People do perceive me as someone who's open to a lot of ideas, a lot of fun, and heck loads of nonsense. None of which is untrue. I like the more-than-usual jabber. I love talking about stuff, more than any physical activity. I could talk for hours. Hell, I do.
But something yesterday made me realised how many things I WASN'T comfortable discussing. With anyone.
One of them stands out.
My religious perspective- Or the lack of it. I am not comfortable discussing religion. The stories in it, yes. But just as the usual fellow gets slightly squirmy the moment someone mentions to him that I am an atheist (by birth and by choice), I feel like an oddity when someone enunciates the converse. Someone I barely know, but have come to be extremely fond of, for the first time observed my reaction to keeping an idol of a deity in the fest lab. I really have no idea of how he came about it(unless he's been told previously of course, but I highly doubt that because of the tone he said what he did in), but he looked at me for a second and asked, "You don't believe in God, do you?". Now that's a first, someone observing it. Others have to be told. Kudos to his observation.
My first reaction to that, was "No, I don't" followed almost immediately by "No offense, though". I wonder why I did that. Was I seeking to stop the subject because it'd have made the others uncomfortable, sitting in a room with someone who has a radical viewpoint about something, or was it because I'd feel terribly up-close and exposed by talking about something that's such a personal choice?
I do believe it was the latter.
I'm an objective person- I don't know what makes me that confident, but I am. Almost Nomadic- with opinion, friends, incidents. I move on really fast. So it is very necessary for me to have a clean slate every next hour, every next conversation. Religion stagnates my thoughts. I cannot deny that sometimes, and as pseudo-Ruskin-Bond that it sounds, when I am looking closely as a peacock's feather, or the circle symmetry of multipetalled flowers, that I wonder of a mind greather than nature has gone into its making. But at the same time, it is the force of the waters, the pull of gravity and the vastness of the planets that makes me remember how strong our sciences are. How beautiful the world is, how old it is, and how little credit we give nature for being the way it is.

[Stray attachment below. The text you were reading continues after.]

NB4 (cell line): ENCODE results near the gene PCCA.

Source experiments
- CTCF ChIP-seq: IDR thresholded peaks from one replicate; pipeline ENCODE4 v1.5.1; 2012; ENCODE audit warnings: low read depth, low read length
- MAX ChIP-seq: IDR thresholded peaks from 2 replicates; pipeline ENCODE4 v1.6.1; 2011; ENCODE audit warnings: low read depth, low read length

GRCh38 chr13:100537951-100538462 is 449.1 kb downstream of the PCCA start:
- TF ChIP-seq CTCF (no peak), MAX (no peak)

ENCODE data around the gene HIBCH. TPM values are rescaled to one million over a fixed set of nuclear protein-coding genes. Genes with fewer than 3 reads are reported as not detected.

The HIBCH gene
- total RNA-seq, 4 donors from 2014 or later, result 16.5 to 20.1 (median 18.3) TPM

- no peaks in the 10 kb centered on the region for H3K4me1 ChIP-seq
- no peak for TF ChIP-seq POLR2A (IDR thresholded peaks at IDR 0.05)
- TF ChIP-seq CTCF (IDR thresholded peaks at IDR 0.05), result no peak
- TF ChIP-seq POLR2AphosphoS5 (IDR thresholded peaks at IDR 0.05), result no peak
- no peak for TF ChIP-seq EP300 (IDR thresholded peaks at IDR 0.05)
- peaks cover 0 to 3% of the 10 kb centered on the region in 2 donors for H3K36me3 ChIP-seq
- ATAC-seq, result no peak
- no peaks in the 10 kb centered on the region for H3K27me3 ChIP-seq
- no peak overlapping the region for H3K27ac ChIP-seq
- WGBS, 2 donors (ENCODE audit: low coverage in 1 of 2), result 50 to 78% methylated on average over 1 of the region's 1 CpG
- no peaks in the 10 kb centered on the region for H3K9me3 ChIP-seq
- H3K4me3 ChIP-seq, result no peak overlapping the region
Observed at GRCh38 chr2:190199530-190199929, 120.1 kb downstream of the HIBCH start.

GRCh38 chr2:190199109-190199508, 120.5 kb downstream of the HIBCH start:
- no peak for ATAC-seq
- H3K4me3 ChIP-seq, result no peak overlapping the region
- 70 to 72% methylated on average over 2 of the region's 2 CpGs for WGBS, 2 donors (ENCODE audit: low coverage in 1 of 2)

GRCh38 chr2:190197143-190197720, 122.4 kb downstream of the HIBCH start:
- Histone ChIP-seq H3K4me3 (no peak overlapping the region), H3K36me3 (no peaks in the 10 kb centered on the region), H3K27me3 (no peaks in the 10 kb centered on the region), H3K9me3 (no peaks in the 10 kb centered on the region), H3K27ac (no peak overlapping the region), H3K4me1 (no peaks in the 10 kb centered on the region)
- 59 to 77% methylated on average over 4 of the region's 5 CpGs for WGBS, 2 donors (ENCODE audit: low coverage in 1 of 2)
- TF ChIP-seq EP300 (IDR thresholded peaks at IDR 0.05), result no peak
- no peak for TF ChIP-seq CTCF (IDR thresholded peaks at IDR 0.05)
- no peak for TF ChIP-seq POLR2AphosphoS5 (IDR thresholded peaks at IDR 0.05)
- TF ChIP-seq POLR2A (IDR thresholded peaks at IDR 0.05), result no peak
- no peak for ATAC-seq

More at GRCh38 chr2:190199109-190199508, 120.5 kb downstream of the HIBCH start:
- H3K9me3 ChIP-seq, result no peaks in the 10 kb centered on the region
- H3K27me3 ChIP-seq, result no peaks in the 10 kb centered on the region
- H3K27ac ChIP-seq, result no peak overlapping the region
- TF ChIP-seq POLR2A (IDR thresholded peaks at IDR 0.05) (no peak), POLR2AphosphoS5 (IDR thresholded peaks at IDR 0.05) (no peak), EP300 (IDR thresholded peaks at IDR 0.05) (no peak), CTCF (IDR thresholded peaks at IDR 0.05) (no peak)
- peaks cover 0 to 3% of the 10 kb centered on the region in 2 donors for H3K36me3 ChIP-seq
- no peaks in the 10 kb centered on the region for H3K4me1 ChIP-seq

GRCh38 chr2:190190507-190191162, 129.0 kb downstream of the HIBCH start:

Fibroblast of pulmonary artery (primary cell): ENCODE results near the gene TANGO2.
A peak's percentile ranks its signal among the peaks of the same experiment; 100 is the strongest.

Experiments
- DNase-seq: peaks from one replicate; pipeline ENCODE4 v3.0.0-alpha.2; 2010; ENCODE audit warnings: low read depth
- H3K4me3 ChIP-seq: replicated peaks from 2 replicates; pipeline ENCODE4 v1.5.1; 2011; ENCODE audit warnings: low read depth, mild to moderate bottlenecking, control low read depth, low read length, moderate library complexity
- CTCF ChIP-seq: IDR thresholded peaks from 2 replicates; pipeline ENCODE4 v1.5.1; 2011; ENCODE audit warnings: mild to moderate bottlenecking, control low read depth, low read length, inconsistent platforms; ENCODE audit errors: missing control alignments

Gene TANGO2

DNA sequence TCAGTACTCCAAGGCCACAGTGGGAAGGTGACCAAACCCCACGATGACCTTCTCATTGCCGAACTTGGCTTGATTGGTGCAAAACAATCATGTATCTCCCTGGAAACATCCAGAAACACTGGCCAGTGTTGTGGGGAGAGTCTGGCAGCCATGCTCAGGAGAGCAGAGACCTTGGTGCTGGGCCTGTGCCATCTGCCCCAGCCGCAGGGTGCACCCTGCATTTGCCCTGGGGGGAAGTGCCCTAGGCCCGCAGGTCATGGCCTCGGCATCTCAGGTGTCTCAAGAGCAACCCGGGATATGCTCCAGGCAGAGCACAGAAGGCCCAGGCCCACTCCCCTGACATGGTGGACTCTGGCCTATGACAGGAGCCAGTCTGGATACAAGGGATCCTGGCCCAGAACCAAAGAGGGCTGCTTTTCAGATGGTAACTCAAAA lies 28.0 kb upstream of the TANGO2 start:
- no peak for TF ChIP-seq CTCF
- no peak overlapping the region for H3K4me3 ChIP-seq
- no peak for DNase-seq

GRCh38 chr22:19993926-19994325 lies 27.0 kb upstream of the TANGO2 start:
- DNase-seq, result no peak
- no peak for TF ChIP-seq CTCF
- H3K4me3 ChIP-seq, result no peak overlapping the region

I also look at religion as something man has created to cover up his faults. His shortcomings and his inability to be as spontaneous as nature and science has forced him to say, "Tough luck" or "It was never meant to be" or "if He didn't wish it, it wouldn't happen". That's my perception, and I think discussing it, or debating over it anywhere, on this site or any other, even face to face, is as offensive as challenging your beliefs (if you're religious). I don't like to be proved wrong, no one does. And this is a topic that is a little closer than you'd believe it to be, even if I'm so blatant about it. It's my idea of faith, not asking someone else to be in control of our lives, or expecting someone else to take charge of it, or even thanking someone else for what it is- but to keep trying, keep believing that the power that rests in the human mind and body is humungous enough to push us through the million years that we've been around in different forms. Often you'll find me staring down at my hands- that's when I'm either trying to muster the courage to do something I think needs my mind to gather all its faculties in, or I've just realised that I've accomplished a task that any person would've done less dedicatedly. It's an overwhelming feeling, knowing how you can create beauty.
Evolution fascinates me. Because it has reason. Of all the religion that I have heard, what only makes sense is the inferences and conclusions. Well, I'd suggest let us all follow them as laws, rules, mores- all of those. Ethics, even. But clubbing people together and claiming that my set of beliefs supercedes yours- it's sometimes as silly as street gang wars. Be nice to everyone, earn your money and name, have great holidays, do what you love, die in peace. What's anyone else got to do with it?